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John Ruskin Prize

Clive Wilmer's Lectures in California

USC. Los Angeles: 2 September 2015
Human Nature and Natural Abundance:
John Ruskin and the Environment

A lecture by Clive Wilmer

ohn Ruskin (1819-1900) was a polymath: art critic, social critic, economist, naturalist, artist and philanthropist. He has even been credited with foreseeing climate change, which suggests something essential about his thought. He was a conservationist, in the built as well as the natural environment, and in 1871 he set up a utopian body, the Guild of St George, with the aim of restoring the link between art and craft, social wealth and natural abundance.

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Ruskin Art Club. Los Angeles: 3 September 2015
Ruskin's Language: How a Victorian Prophet Uses Words
A lecture by Clive Wilmer

As a boy John Ruskin wanted to be a poet. He abandoned that ambition early on, but continued to use language much as a poet does. His prose is not merely expository; it is also contemplative. It examines the complex meanings of words, explores etymologies, builds clusters of imagery, and generates literary symbols. It was through these essentially poetic methods that Ruskin succeeded in binding together the range and variety of his interests, creating a unified vision of art, nature and society.

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Colophon Club, Berkeley: 8 September 2015
John Ruskin, William Morris and the Revival of Craftsmanship
A lecture by Clive Wilmer

John Ruskin’s art criticism is also social criticism. His books The Seven Lamps of Architecture (1849) and The Stones of Venice (1851-53) shifted the focus of art history and criticism from abstract ideals of beauty to quality of workmanship and of work itself. This emphasis on craft and labour gave direction to the life and career of William Morris as designer, craftsman and design entrepreneur, and through Morris it generated the Arts and Craft Movement. (This lecture will end with some discussion of the Kelmscott Press.)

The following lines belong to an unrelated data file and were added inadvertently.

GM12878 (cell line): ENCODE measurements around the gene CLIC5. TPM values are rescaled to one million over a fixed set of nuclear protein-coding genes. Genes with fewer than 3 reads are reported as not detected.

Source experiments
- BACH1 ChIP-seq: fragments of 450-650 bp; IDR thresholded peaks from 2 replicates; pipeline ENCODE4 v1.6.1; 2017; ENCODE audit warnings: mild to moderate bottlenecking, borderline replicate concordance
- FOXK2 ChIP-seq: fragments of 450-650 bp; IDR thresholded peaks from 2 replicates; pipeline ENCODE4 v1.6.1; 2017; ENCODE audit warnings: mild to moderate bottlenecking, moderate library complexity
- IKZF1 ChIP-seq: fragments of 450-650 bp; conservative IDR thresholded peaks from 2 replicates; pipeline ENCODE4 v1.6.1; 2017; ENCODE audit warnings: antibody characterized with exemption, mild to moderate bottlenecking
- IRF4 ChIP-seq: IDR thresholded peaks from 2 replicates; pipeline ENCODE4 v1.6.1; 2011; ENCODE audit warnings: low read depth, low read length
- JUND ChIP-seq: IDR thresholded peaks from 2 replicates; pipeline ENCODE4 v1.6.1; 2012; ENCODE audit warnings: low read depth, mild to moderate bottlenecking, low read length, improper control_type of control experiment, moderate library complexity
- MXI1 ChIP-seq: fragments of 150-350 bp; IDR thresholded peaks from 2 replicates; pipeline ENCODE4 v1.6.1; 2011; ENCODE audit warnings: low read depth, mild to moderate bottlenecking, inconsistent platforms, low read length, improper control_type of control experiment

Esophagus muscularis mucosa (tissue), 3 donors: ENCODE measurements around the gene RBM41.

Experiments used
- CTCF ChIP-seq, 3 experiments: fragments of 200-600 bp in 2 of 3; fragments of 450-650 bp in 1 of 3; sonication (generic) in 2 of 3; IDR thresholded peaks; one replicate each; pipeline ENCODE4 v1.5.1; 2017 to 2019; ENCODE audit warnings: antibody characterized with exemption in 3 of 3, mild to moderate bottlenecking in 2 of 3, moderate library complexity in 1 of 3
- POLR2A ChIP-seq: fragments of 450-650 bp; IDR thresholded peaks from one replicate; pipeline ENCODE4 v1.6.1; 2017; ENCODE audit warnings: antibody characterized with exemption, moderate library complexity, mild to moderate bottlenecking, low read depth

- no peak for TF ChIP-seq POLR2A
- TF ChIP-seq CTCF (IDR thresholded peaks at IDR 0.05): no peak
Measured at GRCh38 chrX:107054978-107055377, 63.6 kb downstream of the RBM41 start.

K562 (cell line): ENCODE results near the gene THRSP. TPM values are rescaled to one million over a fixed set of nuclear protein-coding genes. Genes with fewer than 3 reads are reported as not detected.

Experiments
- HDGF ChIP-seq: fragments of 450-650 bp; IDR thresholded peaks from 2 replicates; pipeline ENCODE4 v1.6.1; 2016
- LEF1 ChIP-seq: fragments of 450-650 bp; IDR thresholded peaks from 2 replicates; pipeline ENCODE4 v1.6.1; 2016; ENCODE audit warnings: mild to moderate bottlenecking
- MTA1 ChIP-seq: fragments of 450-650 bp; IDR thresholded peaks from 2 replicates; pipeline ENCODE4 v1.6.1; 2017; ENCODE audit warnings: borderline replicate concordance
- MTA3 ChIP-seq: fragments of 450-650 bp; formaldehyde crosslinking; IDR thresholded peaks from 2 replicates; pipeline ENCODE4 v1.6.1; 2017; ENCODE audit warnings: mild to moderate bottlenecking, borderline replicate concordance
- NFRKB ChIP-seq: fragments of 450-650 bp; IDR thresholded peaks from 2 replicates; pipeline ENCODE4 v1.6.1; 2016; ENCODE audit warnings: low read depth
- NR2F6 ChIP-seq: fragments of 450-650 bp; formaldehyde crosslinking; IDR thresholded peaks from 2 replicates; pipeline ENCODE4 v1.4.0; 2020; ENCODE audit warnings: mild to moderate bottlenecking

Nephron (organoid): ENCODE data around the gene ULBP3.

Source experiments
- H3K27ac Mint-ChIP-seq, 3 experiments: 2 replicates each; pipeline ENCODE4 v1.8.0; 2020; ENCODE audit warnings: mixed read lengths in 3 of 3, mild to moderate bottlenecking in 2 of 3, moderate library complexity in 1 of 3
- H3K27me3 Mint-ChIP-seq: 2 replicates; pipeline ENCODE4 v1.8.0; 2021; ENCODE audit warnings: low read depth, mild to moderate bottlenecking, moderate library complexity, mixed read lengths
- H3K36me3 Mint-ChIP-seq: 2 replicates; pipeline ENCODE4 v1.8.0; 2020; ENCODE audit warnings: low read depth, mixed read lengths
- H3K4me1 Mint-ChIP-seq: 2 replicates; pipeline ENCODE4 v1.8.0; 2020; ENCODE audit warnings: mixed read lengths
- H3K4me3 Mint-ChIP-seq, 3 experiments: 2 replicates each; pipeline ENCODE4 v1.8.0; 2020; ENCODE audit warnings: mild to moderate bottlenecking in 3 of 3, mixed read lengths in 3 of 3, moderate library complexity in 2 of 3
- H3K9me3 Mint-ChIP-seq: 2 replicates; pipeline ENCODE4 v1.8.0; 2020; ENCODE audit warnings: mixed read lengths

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Swedenborgian Church, San Francisco: 10 September 2015
Ruskin and the Guild of St George: Art, Craft and the Environment
A lecture by Clive Wilmer

John Ruskin (1819-1900) was a polymath: art critic, social critic, economist, naturalist, artist and philanthropist. He has even been credited with foreseeing climate change, which suggests something essential about his thought. He was a conservationist, in the built as well as the natural environment, and in 1871 he set up a utopian body, the Guild of St George, with the aim of restoring the links between art and craft, social wealth and natural abundance.

[Note. As the repeated synopsis implies, this lecture will be based on that at USC on 2nd September. The lectures will not be identical, however, and in this second lecture there will be more attention to the Guild than in the first. Conversely, the earlier lecture will have more to say about Ruskin as environmentalist prophet.]

About Clive Wilmer

Clive Wilmer is a poet and lecturer. Since 2009 he has been Master of the Guild of St George, the charity founded by John Ruskin in 1871. He is also Emeritus Fellow in English at Sidney Sussex College Cambridge, an Honorary Fellow of Anglia Ruskin University, and an Honorary Patron of the William Morris Gallery, Walthamstow. In the first half of 2015 he was a Visiting Professor at Ca’ Foscari University, Venice. In 1985 he edited Unto this Last and Other Writings by John Ruskin for Penguin Classics and is the author of several books of poetry, including New and Collected Poems (Carcanet, 2012).

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